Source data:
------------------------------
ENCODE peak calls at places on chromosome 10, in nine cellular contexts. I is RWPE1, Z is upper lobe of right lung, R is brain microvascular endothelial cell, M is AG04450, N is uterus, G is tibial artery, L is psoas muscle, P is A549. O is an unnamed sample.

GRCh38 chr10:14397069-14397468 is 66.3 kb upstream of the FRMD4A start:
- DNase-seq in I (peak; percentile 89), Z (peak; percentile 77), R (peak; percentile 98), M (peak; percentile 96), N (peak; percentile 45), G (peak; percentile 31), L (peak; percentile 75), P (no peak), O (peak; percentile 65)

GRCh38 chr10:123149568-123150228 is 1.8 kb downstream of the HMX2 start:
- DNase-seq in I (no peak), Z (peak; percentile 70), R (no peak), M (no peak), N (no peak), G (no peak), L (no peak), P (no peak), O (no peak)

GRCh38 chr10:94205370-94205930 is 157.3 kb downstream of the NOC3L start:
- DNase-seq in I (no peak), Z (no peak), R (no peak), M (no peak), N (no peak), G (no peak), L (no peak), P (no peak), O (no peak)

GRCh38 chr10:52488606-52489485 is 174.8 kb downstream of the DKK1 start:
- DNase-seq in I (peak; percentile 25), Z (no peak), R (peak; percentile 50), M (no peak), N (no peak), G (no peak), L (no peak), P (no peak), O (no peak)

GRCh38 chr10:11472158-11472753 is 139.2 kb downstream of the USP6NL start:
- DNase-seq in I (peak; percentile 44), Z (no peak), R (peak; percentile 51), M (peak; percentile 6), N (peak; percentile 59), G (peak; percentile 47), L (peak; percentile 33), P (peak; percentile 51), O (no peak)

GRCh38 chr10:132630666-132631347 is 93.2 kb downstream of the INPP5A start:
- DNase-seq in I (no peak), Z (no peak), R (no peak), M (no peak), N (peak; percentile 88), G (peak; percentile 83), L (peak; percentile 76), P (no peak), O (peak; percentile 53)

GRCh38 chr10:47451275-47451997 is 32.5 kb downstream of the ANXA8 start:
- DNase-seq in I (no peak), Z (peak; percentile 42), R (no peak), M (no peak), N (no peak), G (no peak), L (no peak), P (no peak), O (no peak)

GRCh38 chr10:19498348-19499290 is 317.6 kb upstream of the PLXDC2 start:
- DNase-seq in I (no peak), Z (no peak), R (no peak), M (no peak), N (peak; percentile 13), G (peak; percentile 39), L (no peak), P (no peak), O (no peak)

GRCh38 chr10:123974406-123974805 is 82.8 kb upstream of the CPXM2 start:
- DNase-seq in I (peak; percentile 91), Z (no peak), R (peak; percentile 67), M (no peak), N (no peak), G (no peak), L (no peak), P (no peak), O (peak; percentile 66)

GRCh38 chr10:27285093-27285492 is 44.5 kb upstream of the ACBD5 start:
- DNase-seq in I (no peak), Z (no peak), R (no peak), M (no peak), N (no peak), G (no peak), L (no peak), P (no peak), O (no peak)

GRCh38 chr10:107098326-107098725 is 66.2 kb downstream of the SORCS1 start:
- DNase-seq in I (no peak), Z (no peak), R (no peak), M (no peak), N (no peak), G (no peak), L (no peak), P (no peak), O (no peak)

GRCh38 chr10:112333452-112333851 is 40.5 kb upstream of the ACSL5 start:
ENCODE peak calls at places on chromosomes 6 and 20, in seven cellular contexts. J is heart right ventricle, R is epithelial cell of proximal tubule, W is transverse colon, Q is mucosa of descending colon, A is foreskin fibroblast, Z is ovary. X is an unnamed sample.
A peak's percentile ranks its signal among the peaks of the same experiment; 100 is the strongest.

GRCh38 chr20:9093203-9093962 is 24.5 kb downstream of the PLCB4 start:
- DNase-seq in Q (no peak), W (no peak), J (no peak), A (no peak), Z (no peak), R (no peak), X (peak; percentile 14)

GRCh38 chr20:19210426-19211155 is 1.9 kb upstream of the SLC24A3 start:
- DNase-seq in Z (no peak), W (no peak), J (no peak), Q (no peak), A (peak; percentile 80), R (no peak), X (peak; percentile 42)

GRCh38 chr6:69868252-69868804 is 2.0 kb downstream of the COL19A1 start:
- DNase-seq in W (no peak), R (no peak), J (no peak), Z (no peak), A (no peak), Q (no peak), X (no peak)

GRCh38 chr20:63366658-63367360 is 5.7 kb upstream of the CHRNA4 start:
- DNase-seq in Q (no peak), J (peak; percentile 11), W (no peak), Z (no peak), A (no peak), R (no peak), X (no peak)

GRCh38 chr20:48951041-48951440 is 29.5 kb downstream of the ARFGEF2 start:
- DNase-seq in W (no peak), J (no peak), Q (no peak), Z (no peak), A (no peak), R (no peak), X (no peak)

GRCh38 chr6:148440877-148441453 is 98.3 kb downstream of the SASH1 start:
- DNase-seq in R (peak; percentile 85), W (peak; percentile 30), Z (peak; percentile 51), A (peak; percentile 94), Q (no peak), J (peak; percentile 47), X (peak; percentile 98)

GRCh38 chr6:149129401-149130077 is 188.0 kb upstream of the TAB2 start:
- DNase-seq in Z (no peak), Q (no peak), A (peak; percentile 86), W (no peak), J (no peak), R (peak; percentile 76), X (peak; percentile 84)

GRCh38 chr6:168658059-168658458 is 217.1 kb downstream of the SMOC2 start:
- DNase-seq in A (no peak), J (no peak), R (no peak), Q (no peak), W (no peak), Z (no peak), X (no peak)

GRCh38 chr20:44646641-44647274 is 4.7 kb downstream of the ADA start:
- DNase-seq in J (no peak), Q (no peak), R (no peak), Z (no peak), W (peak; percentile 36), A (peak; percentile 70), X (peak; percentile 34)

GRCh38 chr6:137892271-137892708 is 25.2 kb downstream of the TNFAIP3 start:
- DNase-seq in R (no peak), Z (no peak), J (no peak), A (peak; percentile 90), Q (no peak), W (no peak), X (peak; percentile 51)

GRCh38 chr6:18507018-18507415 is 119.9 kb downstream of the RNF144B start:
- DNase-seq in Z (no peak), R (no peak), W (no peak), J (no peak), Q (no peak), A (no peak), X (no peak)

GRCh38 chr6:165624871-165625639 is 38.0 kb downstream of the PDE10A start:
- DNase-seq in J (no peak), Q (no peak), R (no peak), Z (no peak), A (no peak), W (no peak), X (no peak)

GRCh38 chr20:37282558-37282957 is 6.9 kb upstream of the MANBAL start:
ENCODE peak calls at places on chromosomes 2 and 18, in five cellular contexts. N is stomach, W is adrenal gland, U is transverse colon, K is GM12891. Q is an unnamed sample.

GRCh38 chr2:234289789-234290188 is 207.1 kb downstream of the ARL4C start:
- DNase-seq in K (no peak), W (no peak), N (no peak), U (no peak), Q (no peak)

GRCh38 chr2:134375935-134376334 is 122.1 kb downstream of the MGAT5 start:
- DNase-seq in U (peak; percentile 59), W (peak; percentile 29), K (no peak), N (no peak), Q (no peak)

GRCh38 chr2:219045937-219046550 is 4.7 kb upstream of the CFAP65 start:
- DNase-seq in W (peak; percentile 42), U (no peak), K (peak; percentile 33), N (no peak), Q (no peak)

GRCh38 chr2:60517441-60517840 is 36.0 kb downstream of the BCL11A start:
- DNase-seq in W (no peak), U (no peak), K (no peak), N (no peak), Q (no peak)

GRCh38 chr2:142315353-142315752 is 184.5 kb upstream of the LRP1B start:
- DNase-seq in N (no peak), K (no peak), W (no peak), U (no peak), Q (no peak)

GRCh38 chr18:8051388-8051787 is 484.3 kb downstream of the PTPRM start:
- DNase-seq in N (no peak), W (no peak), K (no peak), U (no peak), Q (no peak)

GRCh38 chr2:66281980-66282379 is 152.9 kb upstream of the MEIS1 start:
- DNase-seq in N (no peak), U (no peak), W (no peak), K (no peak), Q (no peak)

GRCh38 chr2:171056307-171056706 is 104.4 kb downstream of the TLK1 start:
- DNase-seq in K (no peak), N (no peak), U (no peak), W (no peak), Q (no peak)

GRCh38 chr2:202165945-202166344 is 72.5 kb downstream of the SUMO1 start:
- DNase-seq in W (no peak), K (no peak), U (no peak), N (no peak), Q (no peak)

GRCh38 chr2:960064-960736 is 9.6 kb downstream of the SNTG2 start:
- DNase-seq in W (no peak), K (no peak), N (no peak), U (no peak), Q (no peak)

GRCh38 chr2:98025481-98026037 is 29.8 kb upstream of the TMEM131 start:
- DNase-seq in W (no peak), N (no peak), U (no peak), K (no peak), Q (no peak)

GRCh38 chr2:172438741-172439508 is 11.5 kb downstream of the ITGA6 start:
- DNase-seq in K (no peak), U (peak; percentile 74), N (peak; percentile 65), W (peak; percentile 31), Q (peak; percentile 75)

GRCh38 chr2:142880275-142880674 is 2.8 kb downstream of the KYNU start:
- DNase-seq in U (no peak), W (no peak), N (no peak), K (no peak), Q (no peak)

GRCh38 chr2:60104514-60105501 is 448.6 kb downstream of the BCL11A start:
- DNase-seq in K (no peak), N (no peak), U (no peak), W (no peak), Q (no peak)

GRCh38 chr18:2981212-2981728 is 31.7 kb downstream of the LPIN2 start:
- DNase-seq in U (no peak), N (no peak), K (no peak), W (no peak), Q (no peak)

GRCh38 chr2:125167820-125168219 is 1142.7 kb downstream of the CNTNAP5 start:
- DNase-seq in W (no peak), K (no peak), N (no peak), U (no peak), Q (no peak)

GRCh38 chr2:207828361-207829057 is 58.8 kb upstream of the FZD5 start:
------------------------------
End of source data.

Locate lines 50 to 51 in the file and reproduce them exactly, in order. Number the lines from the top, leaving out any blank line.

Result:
- DNase-seq in J (no peak), Q (no peak), R (no peak), Z (no peak), A (no peak), W (no peak), X (no peak)

GRCh38 chr20:37282558-37282957 is 6.9 kb upstream of the MANBAL start: